By Leslie Walker
Washington Post Staff Writer
Thursday, May 20, 1999; Page E4
The Web makes it easy to get personal – dropping in a hyperlink here, clicking on a talk-back form there – so maybe that's what primed Slate Editor Michael Kinsley to go after the top editor of rival Web "zine" Salon.
Kinsley compared stock-offering documents that Salon filed with federal regulators against Salon editor and founder David Talbot's published interviews, then posted a column saying that the filings contradicted Talbot's prior claims about the site's traffic and revenue.
In its filing, Salon disclosed that after four years of publishing its signature mix of highbrow political and cultural commentary for free, it took in just $2.1 million in revenue in the last nine months of 1998, while it spent $6.4 million. Do the math: That's a $4.3 million loss.
Kinsley has the luxury of not having to disclose much about his own site's financials, because Slate is owned by the deep-pocketed Microsoft. But if we could delve into his secret spreadsheets, we'd probably find a situation pretty much as dire as what faces Salon. (It hasn't responded to Kinsley's column, citing federal "quiet period" rules for companies about to sell shares to the public.)
Despite Kinsley's sniping, Slate and Salon are soul mates. Both are taking on the so-far-confounding task of trying to build a profitable business around serious online commentary. With the losses mounting, both are busy remaking their pages, yet again, to add more space for advertising and commerce.
It's all part of the intense mating dance going on all across the Web between online content and commerce. The sad fact is that many serious content sites are drawing less traffic than corporate sites that amount to little more than marketing brochures.
No one is quite sure why. One much-stated theory is that as a medium the Web is inherently unfriendly to long articles. People skip from thing to thing on the Web, sampling as they go. Long articles are hard to read on a screen; the old-style paper delivery system is better.
Whatever the reason for their troubles, Forrester Research is predicting that many of these kinds of sites aren't going to survive as stand-alones. The firm is predicting a continuing wave of mergers in which big Web players such as Yahoo and Amazon will buy smaller content sites to create hybrid networks blending original editorial content with direct sales.
Saying that its cumulative losses exceeded $10 million, Salon's SEC papers acknowledged that its red ink is likely to increase. After all, its game plan for expanding its still-tiny audience is to publish even more original content many times a day – and the 20 to 30 articles that Salon's 74 employees currently post every day don't exactly cost chicken feed to produce.
Microsoft doesn't deny that Slate is losing big money. After scrapping subscription fees in February, Slate underwent a site redesign this month that, like Salon's recent make-over, is aimed at making more room for advertising, sponsorships and direct shopping links. Slate publisher Scott Moore said Slate roughly doubled its ads and also developed several new sponsorships.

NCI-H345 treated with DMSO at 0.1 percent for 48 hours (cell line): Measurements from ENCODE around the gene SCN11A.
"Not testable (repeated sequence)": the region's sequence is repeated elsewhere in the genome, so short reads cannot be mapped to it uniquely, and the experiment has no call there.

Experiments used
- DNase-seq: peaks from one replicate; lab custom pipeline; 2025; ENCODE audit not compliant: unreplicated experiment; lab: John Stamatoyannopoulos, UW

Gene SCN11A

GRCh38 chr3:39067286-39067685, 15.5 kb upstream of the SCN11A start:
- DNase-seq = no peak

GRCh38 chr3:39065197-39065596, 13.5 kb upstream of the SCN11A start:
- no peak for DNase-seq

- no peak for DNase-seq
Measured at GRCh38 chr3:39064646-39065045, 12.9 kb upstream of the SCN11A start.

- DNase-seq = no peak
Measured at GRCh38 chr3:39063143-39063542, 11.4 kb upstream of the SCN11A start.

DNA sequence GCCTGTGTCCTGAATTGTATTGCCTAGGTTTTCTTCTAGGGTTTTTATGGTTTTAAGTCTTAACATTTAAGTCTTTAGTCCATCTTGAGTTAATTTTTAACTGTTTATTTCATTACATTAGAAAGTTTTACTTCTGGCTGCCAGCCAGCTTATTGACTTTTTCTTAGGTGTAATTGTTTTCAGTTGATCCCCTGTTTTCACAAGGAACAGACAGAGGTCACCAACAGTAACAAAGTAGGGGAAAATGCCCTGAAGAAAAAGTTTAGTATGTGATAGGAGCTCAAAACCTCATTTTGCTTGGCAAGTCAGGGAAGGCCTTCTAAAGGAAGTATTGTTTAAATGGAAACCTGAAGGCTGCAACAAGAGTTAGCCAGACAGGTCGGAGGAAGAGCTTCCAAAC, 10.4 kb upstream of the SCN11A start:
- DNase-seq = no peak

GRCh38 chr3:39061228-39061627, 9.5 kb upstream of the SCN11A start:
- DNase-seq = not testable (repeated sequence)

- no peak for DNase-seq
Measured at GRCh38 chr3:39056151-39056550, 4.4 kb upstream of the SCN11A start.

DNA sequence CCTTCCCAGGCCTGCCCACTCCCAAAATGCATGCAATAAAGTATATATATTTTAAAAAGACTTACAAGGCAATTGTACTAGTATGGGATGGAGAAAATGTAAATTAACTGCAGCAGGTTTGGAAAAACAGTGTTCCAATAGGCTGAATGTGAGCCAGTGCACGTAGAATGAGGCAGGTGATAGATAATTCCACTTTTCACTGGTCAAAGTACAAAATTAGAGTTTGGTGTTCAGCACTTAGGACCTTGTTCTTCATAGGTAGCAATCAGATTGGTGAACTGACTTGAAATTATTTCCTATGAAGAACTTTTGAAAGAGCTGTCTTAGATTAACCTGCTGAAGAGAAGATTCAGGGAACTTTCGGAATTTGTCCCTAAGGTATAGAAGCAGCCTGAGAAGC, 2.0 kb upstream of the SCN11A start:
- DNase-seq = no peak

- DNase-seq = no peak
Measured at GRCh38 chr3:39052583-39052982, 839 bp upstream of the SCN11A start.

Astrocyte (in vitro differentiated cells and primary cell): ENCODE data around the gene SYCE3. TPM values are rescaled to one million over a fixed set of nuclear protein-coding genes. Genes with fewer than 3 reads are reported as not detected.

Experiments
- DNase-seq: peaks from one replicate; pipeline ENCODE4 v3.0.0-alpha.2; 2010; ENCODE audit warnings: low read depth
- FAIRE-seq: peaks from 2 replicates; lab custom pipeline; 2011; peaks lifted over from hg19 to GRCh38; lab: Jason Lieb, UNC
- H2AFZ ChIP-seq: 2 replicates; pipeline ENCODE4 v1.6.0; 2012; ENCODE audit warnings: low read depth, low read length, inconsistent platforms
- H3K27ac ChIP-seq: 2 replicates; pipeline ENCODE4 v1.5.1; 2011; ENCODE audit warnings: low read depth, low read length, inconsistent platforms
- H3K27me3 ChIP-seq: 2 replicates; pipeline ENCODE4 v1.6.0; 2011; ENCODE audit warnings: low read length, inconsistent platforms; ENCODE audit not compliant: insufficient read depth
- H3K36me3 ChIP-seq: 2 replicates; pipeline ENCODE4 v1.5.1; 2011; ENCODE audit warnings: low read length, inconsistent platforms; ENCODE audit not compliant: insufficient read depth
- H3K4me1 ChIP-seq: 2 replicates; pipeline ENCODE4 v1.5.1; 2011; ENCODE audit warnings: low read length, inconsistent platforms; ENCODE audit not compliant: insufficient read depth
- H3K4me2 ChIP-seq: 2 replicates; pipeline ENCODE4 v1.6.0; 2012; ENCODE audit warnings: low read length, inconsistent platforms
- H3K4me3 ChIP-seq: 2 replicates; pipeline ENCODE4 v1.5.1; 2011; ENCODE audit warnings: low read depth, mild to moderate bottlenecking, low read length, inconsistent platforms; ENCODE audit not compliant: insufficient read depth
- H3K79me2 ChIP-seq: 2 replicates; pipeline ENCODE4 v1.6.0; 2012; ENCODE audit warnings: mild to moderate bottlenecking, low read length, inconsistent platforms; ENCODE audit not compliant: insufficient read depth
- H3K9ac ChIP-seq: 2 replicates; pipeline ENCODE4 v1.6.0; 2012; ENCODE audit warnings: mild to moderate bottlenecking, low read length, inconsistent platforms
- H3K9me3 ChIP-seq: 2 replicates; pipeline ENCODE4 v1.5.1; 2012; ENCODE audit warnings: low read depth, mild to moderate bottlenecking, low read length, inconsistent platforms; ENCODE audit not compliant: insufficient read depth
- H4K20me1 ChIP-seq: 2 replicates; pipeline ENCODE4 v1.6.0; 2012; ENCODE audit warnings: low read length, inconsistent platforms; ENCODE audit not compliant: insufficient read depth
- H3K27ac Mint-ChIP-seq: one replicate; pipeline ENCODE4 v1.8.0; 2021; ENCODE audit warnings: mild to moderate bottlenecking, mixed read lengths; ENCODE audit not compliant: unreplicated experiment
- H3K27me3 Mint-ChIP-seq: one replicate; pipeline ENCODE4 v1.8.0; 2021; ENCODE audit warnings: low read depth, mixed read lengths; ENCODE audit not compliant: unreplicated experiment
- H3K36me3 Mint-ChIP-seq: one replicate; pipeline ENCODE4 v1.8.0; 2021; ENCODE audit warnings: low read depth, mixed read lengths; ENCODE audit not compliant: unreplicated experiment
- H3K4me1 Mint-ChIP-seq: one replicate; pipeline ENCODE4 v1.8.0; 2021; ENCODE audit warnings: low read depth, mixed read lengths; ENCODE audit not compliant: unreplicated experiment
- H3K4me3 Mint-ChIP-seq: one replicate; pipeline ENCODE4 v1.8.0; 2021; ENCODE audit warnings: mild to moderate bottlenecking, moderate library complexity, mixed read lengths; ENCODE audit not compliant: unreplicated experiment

It's still got a long way to go in getting more advertising. Advertising consumes about 9 percent of the typical commercial Web site's screen space, vs. 62 percent for newspapers, 52 percent for magazines and 25 percent of television prime time, according to industry research firm eMarketer Inc.
On the Web, "advertising as a percentage of total content is still significantly below other media," said Rich LeFurgy, president of the Internet Advertising Bureau, a trade group. "We are in an evolutionary stage of figuring out exactly the right mix of editorial and advertising within online content, and there is clearly a movement to try to get more advertising to support the sites."
Kinsley and Moore say that in the long term they do not worry about the financial prospects for serious journalism online. Kinsley, the former New Republic editor, is fond of reminding his bosses that it took Vanity Fair and other prestigious print magazines more than six years to break even.
Unlike print magazines, in which every copy costs money to print and mail out, Web sites don't pay any extra to get their products to new readers after covering the basic costs of creating the site and articles. And in recent months, Slate's traffic has surged, largely because its decision to abandon subscription fees allowed the Microsoft Network to send its users directly into Slate.com. More readers should mean more interest from advertisers.
It's funny to watch Slate and Salon undergo strikingly similar make-overs. Salon's regulars seem more irked about the commercial clutter, but it might be because Salon has given them more anything-goes chat rooms to air their views. Salon also added 10 topic-specific section fronts to organize stories and allow more sponsorship space.
Both added a third column on the far right of their home pages for commercial links, where Salon is plugging its own name-brand merchandise – "Salon Blend Coffee now on sale for just $6 per bag!"
But as if to show how cozy the Web can make even the nastiest rivals, Salon's biggest advertiser is – you guessed it – none other than the Microsoft Network and Slate.com.
© Copyright 1999 The Washington Post Company